HARARE— In past elections, it has been mainly Zimbabwe’s women who have voted. That may change in the African country’s elections expected at the end of this month. A female government minister is calling on women to withhold sex from their partners unless they register to vote.
Leading this campaign to ensure Zimbabwean men vote in the country’s elections, expected on July 31, is Priscilla Misihairabwi-Mushonga, the country’s minister of regional integration and international cooperation.
She said Zimbabwean women must deny their partners sex until they register to vote.
“You are basically saying to your partners, we are all suffering the same way. We need to make a difference. I am not asking you to go to war. I am asking you to go and vote," said Misihairabwi-Mushonga. "You have a responsibility. For years, we have seen that the majority of people that go to register to vote have been women. And this call is to say, we as women can't be taking this struggle alone. We need to take our men on board. And if we can't bring them on board by talking to them nicely, we will deny them something that we know they certainly would want. ”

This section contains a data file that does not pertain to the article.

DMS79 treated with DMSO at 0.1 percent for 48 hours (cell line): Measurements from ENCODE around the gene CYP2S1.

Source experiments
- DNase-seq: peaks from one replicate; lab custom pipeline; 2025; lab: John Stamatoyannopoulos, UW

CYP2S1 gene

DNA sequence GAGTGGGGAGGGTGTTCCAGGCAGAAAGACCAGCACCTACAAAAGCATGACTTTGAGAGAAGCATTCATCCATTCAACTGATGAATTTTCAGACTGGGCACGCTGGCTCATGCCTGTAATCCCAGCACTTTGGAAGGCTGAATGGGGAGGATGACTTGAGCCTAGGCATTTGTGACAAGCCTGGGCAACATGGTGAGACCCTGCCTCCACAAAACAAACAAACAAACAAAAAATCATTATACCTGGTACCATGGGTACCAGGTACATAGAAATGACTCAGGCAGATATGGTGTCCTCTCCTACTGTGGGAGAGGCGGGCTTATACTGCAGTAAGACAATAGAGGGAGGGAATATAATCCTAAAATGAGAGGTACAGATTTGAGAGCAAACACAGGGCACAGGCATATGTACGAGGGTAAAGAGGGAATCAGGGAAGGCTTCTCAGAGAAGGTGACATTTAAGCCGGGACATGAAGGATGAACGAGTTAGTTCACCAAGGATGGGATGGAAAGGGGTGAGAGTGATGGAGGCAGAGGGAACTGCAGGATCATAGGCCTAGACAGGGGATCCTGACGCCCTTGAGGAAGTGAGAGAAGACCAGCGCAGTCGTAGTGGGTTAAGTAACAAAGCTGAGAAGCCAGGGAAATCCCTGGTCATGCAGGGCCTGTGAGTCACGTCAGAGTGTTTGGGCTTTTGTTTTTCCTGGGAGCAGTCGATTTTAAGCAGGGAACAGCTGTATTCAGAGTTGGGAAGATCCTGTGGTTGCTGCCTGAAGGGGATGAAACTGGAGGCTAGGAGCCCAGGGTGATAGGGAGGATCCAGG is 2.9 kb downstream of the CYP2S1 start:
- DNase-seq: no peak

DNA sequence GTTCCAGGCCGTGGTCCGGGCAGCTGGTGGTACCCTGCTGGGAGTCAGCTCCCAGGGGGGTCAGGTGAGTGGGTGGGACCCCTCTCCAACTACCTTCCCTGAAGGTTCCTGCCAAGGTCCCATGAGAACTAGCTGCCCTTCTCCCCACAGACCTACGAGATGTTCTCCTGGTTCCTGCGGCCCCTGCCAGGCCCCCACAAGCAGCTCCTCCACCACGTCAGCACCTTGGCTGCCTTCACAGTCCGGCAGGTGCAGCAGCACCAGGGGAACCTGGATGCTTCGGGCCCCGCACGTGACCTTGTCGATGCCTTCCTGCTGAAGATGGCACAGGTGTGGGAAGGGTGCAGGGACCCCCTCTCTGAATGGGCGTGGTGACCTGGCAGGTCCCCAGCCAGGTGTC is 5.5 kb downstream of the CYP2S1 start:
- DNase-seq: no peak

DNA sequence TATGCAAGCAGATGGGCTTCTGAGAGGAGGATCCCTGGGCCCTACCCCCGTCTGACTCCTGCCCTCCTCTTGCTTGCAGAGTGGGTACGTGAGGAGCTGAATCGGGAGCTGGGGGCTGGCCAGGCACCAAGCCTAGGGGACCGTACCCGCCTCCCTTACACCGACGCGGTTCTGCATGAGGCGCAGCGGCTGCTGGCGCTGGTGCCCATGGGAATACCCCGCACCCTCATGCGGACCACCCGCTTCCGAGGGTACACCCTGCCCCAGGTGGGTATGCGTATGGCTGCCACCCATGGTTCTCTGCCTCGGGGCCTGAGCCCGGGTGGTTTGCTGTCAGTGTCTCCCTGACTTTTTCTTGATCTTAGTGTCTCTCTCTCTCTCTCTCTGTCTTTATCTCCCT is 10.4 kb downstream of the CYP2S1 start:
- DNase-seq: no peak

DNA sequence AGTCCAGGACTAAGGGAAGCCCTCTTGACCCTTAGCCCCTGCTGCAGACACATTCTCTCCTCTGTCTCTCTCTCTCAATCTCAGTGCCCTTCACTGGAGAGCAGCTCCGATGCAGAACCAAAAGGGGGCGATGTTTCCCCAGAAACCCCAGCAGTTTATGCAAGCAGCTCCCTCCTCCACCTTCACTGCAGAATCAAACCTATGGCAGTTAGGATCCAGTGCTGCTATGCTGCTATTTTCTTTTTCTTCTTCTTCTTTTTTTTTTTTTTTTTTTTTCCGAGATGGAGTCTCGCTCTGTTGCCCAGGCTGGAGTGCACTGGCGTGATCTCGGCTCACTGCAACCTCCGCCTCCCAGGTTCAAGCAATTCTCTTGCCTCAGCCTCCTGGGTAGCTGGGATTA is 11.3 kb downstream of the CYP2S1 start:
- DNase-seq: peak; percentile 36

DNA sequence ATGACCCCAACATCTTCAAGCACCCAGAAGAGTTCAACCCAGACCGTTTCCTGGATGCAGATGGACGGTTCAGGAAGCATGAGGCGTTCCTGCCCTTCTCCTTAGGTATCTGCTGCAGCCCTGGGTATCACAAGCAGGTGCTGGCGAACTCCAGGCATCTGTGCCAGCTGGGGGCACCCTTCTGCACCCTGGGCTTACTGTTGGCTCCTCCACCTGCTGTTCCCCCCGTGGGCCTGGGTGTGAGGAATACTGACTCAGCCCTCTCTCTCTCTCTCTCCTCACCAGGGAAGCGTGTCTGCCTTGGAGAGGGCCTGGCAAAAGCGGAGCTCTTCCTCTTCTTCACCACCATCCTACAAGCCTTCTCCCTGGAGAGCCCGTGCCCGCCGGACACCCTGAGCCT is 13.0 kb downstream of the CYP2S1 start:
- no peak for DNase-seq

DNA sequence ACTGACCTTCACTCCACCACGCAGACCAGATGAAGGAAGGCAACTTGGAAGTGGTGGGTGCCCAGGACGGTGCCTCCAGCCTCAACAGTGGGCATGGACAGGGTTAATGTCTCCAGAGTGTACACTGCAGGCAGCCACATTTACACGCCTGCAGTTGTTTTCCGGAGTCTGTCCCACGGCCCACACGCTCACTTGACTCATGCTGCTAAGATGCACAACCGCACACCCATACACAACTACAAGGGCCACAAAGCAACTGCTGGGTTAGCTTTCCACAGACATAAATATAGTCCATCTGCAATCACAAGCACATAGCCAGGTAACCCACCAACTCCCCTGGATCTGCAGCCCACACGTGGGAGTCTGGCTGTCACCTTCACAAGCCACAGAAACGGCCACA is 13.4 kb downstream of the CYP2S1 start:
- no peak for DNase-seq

Misihairabwi-Mushonga is from a small faction of the Movement for Democratic Change party (MDC), one of the three parties fielding a presidential candidate to lock horns with perennial rivals President Robert Mugabe of the ZANU-PF party and Prime Minister Morgan Tsvangirai of the MDC.
Mugabe set July 31 as the date Zimbabwe holds national elections. But that date has been challenged. A ruling on that is expected this week.
The legal battle aside, Zimbabwe’s finance minister said treasury does not have enough money to conduct the election.
The voting, if it takes place, would like end the power sharing government of Mugabe and Tsvangirai formed in 2009 following a disputed election.
Currently, there is voter registration going on and Minister Misihairabwi-Mushonga thinks Zimbabwean men will participate if they are starved for sex.
“Sex strike is not a new concept. It has been used to stop wars," she said. "It has been used to ask for developmental things in the areas and has been very successful. So this is not a revolutionary concept that I am coming up with. It is a concept that has been use the world over.”
The world will find out if playing the "sex card" gets the men of Zimbabwe to the polls.